Detroit Eats

Musings of A Detroit Based Food Fanatic

Comfort Food for a Cold Winter’s Night

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         Winter is certainly here and now that I’ve put the grill away it’s time to crank up the oven and fill the house with the smell of one of my favorite meals, Pot Roast. There are about as many versions of this classic recipe as there are cooks in the United States (and probably the world). Although the ingredients might vary there some things that all cooks should know about. The first has to do with the cut of meat. Any cut of meat can be made into a Pot Roast. The most popular cuts (rib, tenderloin and sirloin) are a waste of good money and anyone who tries to make Pot Roast with this should be arrested by the Meat Police and held indefinitely. These cuts should only be served medium rare. Anything further along the temperature chart and the get tough and dry out. A second possibility are the round cuts Top round, eye round, and bottom round (and also brisket) can be used for Pot Roast also have a tendency to also dry out. This leaves us with the chuck and shoulder.  Several supermarket names for chuck and shoulder are English Roast, Blade Roast, 7 Bone Roast or Chuck Eye Roast. These cut have the proper amount of fat to give you a flavorful Pot Roast. The down side is that they also have a fair amount of connective tissue (collagen) that must be broken down for.

         This brings us to our second point: temperature. In order for the connective tissue (collagen) in your meat to break down it need to melt. When it melts it creates gelatin. This is what gives you that silky feeling in your mouth. This begins at 160 degrees. If your cooking temperature is too high the the connective tissue (collagen) will just tighten up and the meat will give up it’s moisture too quickly. When cooking a Pot Roast the “low and slow” rule applies. Depending on the size of your roast it will take about 3 -4 hours to cook (at 325 Degrees).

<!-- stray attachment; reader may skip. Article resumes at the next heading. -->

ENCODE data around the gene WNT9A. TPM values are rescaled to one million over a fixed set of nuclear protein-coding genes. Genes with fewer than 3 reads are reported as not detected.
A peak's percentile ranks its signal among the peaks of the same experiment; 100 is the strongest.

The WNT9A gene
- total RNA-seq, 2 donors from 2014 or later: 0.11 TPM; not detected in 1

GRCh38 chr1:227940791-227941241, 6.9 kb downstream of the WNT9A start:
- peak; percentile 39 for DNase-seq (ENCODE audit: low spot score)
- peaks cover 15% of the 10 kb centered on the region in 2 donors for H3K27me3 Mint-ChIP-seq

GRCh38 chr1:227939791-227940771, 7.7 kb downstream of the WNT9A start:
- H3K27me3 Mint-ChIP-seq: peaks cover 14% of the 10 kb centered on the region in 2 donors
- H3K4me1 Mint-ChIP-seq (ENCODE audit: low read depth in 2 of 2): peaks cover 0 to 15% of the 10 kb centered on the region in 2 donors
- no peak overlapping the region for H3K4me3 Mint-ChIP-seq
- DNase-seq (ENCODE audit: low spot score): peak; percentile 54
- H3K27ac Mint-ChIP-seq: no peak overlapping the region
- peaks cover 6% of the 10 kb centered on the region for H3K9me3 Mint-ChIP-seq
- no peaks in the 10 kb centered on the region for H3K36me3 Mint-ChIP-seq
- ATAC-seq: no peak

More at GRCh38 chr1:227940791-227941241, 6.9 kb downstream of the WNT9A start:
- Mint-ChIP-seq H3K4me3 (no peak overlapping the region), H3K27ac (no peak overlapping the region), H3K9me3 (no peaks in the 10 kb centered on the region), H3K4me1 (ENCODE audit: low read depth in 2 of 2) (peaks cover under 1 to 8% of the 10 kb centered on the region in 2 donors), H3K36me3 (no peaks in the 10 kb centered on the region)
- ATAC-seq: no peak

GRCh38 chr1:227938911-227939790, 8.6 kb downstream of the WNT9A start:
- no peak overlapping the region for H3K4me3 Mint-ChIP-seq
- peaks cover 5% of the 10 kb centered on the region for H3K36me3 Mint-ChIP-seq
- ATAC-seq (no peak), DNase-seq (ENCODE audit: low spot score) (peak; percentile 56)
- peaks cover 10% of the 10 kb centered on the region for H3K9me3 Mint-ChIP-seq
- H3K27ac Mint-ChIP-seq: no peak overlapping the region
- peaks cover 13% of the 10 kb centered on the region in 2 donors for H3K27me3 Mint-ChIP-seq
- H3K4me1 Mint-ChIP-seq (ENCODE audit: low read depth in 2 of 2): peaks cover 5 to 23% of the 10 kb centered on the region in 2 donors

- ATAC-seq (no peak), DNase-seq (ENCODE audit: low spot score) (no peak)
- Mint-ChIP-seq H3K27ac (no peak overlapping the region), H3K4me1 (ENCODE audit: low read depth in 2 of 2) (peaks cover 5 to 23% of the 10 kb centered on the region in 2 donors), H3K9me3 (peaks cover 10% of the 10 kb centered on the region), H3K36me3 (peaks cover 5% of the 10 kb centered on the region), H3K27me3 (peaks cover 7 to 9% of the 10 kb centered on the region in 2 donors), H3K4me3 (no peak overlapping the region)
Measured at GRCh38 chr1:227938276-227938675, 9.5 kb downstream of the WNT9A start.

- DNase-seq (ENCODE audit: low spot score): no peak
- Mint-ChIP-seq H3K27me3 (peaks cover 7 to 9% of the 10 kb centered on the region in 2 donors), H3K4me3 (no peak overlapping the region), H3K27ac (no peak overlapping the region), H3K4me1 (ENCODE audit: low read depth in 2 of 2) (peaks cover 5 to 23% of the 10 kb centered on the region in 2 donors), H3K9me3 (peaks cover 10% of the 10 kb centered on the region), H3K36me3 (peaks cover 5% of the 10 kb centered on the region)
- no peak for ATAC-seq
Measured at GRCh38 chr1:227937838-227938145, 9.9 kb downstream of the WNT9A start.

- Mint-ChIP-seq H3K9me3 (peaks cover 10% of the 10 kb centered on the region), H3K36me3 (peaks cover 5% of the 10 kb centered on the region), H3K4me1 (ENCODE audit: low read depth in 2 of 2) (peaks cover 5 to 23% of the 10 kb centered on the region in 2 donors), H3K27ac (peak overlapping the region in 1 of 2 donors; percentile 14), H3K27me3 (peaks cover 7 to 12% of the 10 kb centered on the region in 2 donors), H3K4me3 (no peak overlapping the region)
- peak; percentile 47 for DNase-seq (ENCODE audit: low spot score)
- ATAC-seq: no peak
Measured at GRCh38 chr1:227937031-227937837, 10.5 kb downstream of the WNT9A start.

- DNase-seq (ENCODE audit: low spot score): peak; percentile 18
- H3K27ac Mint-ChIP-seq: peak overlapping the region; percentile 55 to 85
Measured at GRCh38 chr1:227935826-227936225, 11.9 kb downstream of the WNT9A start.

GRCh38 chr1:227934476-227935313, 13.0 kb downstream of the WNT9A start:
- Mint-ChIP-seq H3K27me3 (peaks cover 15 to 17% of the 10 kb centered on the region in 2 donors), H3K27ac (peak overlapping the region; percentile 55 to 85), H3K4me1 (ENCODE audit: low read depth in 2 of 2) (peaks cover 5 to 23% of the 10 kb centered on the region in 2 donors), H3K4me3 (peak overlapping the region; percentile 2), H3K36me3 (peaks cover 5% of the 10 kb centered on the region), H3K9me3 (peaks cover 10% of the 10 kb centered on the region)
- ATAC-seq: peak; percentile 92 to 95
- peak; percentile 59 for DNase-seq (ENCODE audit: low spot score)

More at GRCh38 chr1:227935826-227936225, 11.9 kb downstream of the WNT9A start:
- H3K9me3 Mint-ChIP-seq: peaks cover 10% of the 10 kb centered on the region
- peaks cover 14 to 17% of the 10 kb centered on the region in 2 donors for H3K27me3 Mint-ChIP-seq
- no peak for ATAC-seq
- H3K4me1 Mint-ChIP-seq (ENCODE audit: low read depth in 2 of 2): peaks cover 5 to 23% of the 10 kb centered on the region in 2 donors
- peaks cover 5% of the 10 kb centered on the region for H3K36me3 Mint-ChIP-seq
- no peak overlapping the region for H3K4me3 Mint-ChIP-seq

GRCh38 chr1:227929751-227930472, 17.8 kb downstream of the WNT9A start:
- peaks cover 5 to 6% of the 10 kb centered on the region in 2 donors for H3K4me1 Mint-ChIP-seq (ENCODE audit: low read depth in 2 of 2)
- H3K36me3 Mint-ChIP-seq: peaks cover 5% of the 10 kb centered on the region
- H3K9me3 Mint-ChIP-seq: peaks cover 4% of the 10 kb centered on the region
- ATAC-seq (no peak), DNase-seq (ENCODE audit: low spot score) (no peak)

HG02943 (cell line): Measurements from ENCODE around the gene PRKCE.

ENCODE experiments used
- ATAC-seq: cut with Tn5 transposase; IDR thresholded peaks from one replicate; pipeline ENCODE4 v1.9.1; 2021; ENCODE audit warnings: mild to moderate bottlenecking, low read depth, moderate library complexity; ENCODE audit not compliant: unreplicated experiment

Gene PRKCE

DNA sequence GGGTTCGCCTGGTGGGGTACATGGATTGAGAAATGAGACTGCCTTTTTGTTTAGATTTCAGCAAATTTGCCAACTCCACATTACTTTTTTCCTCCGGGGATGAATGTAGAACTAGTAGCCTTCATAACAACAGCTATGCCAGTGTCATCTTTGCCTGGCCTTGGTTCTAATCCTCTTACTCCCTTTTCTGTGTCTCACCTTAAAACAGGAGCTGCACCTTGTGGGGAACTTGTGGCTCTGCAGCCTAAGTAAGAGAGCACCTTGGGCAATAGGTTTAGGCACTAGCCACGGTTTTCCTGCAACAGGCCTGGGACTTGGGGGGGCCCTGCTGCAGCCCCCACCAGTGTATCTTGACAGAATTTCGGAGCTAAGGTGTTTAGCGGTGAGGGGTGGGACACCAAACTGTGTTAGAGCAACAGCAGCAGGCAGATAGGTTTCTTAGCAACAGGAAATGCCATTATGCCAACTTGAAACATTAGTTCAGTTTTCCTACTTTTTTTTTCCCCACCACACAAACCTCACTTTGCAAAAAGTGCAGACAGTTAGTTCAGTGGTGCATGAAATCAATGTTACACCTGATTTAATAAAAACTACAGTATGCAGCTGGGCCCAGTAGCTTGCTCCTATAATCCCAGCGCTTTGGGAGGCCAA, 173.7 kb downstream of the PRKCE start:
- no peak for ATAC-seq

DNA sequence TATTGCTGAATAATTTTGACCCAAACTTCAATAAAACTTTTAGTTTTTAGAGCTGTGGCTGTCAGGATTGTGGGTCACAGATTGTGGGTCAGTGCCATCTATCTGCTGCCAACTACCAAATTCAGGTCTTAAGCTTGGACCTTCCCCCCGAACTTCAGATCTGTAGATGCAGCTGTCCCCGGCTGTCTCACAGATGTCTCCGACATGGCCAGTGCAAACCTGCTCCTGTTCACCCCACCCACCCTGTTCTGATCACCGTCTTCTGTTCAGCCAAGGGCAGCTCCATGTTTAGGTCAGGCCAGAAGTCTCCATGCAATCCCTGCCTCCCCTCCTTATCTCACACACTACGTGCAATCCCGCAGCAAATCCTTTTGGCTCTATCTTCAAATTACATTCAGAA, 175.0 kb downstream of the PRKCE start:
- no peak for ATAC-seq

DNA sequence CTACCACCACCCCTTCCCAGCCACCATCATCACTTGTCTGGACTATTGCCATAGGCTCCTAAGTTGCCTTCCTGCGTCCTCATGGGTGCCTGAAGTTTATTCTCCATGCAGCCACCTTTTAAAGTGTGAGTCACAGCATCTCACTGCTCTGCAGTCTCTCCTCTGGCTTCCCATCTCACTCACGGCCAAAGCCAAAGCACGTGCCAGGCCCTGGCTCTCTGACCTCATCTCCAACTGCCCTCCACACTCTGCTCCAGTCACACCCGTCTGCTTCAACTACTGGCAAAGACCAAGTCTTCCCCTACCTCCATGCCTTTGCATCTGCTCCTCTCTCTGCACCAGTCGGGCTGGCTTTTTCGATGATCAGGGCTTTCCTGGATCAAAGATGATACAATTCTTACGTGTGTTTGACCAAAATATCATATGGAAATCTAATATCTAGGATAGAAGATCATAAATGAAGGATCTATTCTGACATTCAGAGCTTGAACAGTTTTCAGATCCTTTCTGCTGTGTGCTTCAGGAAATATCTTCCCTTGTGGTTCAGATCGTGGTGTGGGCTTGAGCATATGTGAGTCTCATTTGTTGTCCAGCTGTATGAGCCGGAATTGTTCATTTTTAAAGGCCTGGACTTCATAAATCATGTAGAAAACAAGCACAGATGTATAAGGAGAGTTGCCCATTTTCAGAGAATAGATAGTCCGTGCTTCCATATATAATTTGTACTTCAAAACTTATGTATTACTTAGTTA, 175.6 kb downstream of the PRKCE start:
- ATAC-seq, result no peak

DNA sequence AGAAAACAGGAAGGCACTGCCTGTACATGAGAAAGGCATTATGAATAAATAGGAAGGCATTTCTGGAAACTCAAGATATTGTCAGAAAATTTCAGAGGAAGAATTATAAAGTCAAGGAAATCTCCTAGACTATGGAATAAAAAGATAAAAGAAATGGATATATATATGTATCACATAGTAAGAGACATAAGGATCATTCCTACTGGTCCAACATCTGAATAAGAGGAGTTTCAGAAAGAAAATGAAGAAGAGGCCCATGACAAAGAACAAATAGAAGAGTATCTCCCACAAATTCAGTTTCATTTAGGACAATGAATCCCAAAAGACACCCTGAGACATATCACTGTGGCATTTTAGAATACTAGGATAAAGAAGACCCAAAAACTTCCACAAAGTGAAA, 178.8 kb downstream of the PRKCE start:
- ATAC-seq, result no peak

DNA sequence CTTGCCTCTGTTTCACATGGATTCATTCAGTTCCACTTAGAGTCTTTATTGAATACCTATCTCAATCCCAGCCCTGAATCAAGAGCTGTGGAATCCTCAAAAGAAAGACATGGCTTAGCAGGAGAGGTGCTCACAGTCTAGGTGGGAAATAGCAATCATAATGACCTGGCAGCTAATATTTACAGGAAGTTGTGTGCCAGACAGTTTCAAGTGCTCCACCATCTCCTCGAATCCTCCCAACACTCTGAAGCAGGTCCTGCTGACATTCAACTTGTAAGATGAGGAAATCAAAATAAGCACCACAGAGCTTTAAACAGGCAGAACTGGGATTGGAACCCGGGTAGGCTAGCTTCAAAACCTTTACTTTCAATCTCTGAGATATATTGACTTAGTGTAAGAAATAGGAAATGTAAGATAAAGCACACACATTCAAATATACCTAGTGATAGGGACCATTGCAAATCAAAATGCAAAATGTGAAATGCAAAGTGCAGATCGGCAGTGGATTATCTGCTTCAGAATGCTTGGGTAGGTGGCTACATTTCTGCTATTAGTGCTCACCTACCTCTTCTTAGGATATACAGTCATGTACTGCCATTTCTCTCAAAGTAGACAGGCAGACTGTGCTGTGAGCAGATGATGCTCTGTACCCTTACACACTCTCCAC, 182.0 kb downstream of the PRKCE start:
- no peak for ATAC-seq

So you get your roast and you know to cook it “low and slow”. What now? I will follow with my version of Pot Roast. It’s pretty basic but has a few tips and tricks.

    Chef Ed’s Pot Roast (Serves 3 to 4)

    2-tablespoon vegetable oil

    2 # Chuck Roast (English Roast)

    1 1/2 cups onion diced

    2 teaspoons of garlic

    1/2 cup celery diced

    1-teaspoon thyme

    1-cup fresh fennel bulb diced

    1 cup of red wine

    1 cup of beef broth

    2 tablespoon of tomato paste

    1/4 packet of unflavored gelatin

    1/4-cup cold water

    2 teaspoons cornstarch

    1/4 cup cold water

    For Gremolata*( optional):

    · 1/4  cup finely chopped fennel bulb

    · 2  teapoons finely chopped fennel fronds

    · 2 teaspoons  grated orange or lemon rind

    * Gremolata can be made at any point during the cooking process

  • Salt and pepper your roast lightly
  • Heat your on the stovetop in an ovenproof pan (large sauté pan or Dutch oven) until smoking
  • Sear your roast on both sides until well browned (about 3-4 minutes a side)
  • Remove roast from pan and add onion, fennel, celery and garlic. Stir until vegetable begins to brown.
  • Remove from flame and add red wine. Simmer for 2 minutes
  • Add beef broth, tomato paste and thyme
  • Return roast to the pan
  • Place lid on pan, bring to a boil, The place in the oven (325 degrees) and braise in a 325 degrees oven for 3-4 hour or until tender remove from oven.
  • When tender sprinkle the unflavored gelatin into to cold water and let sit for 1 minute. Pour into braising liquid.
  • Bring to a boil on the stovetop.
  • Add, to the sauce, an 2 teaspoons of cornstarch (stirred into 1/4 cup of cold water). Bring to boil
  • Turn off flame. Stir in Gremolata. Cover and let sit for about 10 minutes
  • Serve over buttered Egg Noodles


  • Many recipes call for the roast to be coated in flour before searing. The flour has a tendency to burn before the roast can sear. This is why I will thicken at the end of the cooking.
  • The addition for unflavored gelatin is an attempt to replace the some of the natural gelatin that exists in a properly made stock but is lacking in a commercial beef broth.
  • A Gremolata is a condiment that is traditionally made of flat leaf parsley, minced garlic and lemon zest. It is very easy to make and it make a huge difference in this dish

Written by Ed Schenk

January 4, 2010 at 10:44 am

Posted in Food

Tagged with , , ,

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